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Grid-Tied Solar Interconnection Options
Nov19

Grid-Tied Solar Interconnection Options

If you are installing solar to save money on your electric bill, it is going to be a “grid-tied” system. When we talk about the “grid” we are talking about the electric company’s network of transmission lines and equipment that bring the electricity from the power plant to your house. The “tied” part of “grid-tied” means exactly what you would think it does, you are going to connect your solar power system to that grid.  The actual point of interconnection is typically your main service panel. This is the point where the grid ends and your home’s electrical system starts. It can generally be said that anything before your main service breaker belongs to the electric company and we call this part of the system the line side or supply side. Anything after your main service breaker belongs to you and we call this the load side because that is where your loads are. A load is anything that uses electricity like your lights, washing machine, air conditioner, etc. There are a few different ways to make that interconnection at the main service panel and that is the point of today’s article. The simplest method for the do-it-yourself solar installer is a load side connection made with a circuit breaker in your main service panel. This means you are going to add a circuit breaker in your main service panel next to all the circuit breakers that feed your loads and you will connect your solar inverter output to that circuit breaker. One thing to note about this type of load side connection are that the inverter circuit breaker will need to be as far as possible from your main breaker so you may have to move a few load breakers to make space for it at the end of the busbar that holds all your breakers.   Another thing you need to know about a load side connection with an inverter circuit breaker is that you have to follow the 120% rule (2014 NEC 705.12(D)(2)(3)(b) or NEC 2017 705.12(D)(2)(3)) where the main service breaker plus 125% of the maximum solar output must be less than or equal to 120% of the busbar rating. You can see our previous article about evaluating your main service panel for solar to understand the math on this but the bottom line is there are times when you can’t make this type of connection without an expensive main service panel upgrade, so let’s look at the other options that are available.  So, if you are not going to interconnect your solar power system on the load side of your main service breaker, that means...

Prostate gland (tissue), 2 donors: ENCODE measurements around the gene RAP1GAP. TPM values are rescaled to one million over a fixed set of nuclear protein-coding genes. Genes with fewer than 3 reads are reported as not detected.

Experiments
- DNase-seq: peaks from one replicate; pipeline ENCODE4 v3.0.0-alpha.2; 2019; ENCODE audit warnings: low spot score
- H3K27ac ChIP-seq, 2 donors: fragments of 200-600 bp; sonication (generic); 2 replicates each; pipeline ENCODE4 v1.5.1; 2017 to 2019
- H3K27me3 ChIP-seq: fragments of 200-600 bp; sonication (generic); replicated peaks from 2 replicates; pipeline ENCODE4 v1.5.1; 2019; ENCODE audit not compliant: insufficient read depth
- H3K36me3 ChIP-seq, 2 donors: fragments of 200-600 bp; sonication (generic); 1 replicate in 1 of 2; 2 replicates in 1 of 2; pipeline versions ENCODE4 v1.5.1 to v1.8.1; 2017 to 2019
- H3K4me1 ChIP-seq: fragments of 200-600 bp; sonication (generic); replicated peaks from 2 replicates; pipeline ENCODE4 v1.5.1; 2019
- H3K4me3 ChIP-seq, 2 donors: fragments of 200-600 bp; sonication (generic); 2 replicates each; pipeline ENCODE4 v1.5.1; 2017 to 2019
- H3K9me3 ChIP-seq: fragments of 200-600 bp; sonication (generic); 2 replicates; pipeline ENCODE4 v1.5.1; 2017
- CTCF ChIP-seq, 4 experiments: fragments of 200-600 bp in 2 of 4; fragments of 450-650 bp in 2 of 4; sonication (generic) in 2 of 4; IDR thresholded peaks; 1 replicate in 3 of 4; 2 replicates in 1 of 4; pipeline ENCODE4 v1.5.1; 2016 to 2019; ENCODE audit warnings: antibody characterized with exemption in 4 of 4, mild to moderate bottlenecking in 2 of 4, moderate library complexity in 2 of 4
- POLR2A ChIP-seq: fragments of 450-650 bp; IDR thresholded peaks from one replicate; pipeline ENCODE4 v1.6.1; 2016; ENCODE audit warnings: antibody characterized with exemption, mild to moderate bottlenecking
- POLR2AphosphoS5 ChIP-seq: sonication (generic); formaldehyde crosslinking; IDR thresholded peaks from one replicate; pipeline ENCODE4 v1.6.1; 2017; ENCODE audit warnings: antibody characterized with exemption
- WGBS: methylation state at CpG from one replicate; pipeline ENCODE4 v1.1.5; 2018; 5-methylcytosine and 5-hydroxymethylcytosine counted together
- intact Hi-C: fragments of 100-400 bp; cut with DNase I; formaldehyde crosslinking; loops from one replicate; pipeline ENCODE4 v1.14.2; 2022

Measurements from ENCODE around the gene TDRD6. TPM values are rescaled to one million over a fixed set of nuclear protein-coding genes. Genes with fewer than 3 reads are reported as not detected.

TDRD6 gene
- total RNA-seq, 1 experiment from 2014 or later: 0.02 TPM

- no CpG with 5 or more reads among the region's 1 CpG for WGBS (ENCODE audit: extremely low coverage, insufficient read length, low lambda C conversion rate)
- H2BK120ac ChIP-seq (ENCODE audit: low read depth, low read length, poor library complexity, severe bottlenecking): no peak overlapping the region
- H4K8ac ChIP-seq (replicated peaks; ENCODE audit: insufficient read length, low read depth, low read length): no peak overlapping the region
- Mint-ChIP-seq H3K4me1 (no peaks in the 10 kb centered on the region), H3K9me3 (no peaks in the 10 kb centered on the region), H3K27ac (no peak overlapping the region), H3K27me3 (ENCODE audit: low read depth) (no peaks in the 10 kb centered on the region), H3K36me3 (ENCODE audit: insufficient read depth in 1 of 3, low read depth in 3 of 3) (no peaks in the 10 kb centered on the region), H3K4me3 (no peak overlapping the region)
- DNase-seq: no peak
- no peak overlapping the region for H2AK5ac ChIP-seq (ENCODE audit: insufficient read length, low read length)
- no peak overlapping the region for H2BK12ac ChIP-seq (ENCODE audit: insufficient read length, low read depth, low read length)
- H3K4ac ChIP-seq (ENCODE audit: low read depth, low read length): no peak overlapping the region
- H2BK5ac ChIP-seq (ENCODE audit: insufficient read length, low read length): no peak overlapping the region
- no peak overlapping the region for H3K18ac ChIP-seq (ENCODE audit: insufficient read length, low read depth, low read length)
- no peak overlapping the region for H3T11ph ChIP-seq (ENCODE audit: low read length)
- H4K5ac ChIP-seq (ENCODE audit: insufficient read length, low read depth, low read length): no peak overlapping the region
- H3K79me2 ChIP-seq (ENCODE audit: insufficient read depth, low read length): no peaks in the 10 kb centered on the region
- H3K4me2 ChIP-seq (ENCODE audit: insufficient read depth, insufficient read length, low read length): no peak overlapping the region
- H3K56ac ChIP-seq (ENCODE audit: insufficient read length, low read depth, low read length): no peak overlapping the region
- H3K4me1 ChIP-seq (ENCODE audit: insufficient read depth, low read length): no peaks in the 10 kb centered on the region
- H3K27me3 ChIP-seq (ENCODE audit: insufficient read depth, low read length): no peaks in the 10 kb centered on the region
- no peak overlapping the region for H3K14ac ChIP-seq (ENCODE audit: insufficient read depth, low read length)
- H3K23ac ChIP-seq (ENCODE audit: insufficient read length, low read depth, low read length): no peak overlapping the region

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Is Your Roof Right for Solar?
Nov15

Is Your Roof Right for Solar?

If you look around, you are likely to notice that more and more roofs in your neighborhood are getting filled with solar panels. Which makes sense because all those homes use electricity and the solar panels are going to save those homeowners lots of money. But not every roof is the ideal place for solar so let’s talk about what makes a roof right for solar. First, the weather where you live will make a difference in your solar output, but even places where it rains a lot like Portland get enough sun for solar to make sense. If you are getting a solar production estimate, it is important that you use the correct zip code so you get an accurate estimate, but any location is going to have enough sun to save you money. The next thing to look at is the orientation of your roof. Solar panels produce the most power when the sun is hitting them directly. While you may think that north-facing roof looks bright and sunny, the sun never hits it at a direct angle and it is not a great place for solar panels. But sometimes people do install solar on the north facing roof so let’s get into some details on this. In the continental United States, solar panels facing South at about a 30 – 40 degree tilt angle will produce the most electricity annually. If you are in the southern states, the lower angle is better because the sun is higher in the sky. If you are in the northern states, the steeper tilt angle is better because the sun is lower in the sky.  If your roof is not quite facing due south but it’s close (within 30 degrees of south on a compass), it will still produce almost the full amount of power. If it is facing east or west you will lose about 15% – 20% of the annual production. The steeper the roof is, the more you will lose. So if the roof is pitched 10 degrees to the west, it will only be a 15% loss but if it is at 35 degree pitch to the west it will be more like 20%. A north facing roof will be a 30% – 50% annual loss depending on the pitch.   The pitch also matters on a south-facing roof 30-40 degrees is ideal for annual production and a roof that is totally flat will be at a 10% loss in the southern US and a 15% loss in the northern US.    Now, there are times where annual production is less important and you want to optimize production...

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3 Big Benefits of Microgrids
Nov11

3 Big Benefits of Microgrids